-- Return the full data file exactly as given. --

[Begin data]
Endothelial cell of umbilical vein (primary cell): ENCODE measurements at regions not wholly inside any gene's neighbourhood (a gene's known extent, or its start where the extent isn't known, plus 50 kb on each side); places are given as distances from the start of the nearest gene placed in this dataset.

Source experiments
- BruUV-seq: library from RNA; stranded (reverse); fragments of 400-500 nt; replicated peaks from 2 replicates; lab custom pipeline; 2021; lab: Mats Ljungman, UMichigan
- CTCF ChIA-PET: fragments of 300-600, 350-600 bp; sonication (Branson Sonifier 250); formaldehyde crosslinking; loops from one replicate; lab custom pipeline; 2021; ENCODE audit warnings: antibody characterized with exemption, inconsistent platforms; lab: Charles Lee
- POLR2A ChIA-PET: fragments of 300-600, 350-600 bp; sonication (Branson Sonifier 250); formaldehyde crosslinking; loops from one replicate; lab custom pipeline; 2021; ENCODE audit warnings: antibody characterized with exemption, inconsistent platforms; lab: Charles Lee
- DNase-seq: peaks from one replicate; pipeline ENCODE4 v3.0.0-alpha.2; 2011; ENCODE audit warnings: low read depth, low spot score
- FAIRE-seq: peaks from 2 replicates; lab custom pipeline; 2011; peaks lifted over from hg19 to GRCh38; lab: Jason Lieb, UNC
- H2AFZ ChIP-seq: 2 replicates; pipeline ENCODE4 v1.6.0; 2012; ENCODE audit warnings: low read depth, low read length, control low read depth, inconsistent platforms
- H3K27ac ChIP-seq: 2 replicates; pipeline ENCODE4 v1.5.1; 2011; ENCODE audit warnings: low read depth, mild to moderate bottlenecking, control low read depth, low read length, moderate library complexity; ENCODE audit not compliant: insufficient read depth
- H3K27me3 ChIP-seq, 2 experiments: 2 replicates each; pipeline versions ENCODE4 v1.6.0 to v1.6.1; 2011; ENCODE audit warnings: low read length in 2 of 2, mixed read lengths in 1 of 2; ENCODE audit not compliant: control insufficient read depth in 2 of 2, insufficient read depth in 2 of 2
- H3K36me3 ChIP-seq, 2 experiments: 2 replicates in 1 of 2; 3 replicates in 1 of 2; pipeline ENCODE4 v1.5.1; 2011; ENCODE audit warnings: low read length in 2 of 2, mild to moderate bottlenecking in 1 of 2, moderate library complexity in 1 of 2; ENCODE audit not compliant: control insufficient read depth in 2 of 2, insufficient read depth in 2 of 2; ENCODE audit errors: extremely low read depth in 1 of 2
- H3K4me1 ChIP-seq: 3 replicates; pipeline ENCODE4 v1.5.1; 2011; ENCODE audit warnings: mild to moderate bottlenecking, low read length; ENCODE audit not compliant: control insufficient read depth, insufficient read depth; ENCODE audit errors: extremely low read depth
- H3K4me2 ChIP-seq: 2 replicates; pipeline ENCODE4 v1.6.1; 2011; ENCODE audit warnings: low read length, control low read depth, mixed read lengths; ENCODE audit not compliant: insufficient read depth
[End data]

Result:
Endothelial cell of umbilical vein (primary cell): ENCODE measurements at regions not wholly inside any gene's neighbourhood (a gene's known extent, or its start where the extent isn't known, plus 50 kb on each side); places are given as distances from the start of the nearest gene placed in this dataset.

Source experiments
- BruUV-seq: library from RNA; stranded (reverse); fragments of 400-500 nt; replicated peaks from 2 replicates; lab custom pipeline; 2021; lab: Mats Ljungman, UMichigan
- CTCF ChIA-PET: fragments of 300-600, 350-600 bp; sonication (Branson Sonifier 250); formaldehyde crosslinking; loops from one replicate; lab custom pipeline; 2021; ENCODE audit warnings: antibody characterized with exemption, inconsistent platforms; lab: Charles Lee
- POLR2A ChIA-PET: fragments of 300-600, 350-600 bp; sonication (Branson Sonifier 250); formaldehyde crosslinking; loops from one replicate; lab custom pipeline; 2021; ENCODE audit warnings: antibody characterized with exemption, inconsistent platforms; lab: Charles Lee
- DNase-seq: peaks from one replicate; pipeline ENCODE4 v3.0.0-alpha.2; 2011; ENCODE audit warnings: low read depth, low spot score
- FAIRE-seq: peaks from 2 replicates; lab custom pipeline; 2011; peaks lifted over from hg19 to GRCh38; lab: Jason Lieb, UNC
- H2AFZ ChIP-seq: 2 replicates; pipeline ENCODE4 v1.6.0; 2012; ENCODE audit warnings: low read depth, low read length, control low read depth, inconsistent platforms
- H3K27ac ChIP-seq: 2 replicates; pipeline ENCODE4 v1.5.1; 2011; ENCODE audit warnings: low read depth, mild to moderate bottlenecking, control low read depth, low read length, moderate library complexity; ENCODE audit not compliant: insufficient read depth
- H3K27me3 ChIP-seq, 2 experiments: 2 replicates each; pipeline versions ENCODE4 v1.6.0 to v1.6.1; 2011; ENCODE audit warnings: low read length in 2 of 2, mixed read lengths in 1 of 2; ENCODE audit not compliant: control insufficient read depth in 2 of 2, insufficient read depth in 2 of 2
- H3K36me3 ChIP-seq, 2 experiments: 2 replicates in 1 of 2; 3 replicates in 1 of 2; pipeline ENCODE4 v1.5.1; 2011; ENCODE audit warnings: low read length in 2 of 2, mild to moderate bottlenecking in 1 of 2, moderate library complexity in 1 of 2; ENCODE audit not compliant: control insufficient read depth in 2 of 2, insufficient read depth in 2 of 2; ENCODE audit errors: extremely low read depth in 1 of 2
- H3K4me1 ChIP-seq: 3 replicates; pipeline ENCODE4 v1.5.1; 2011; ENCODE audit warnings: mild to moderate bottlenecking, low read length; ENCODE audit not compliant: control insufficient read depth, insufficient read depth; ENCODE audit errors: extremely low read depth
- H3K4me2 ChIP-seq: 2 replicates; pipeline ENCODE4 v1.6.1; 2011; ENCODE audit warnings: low read length, control low read depth, mixed read lengths; ENCODE audit not compliant: insufficient read depth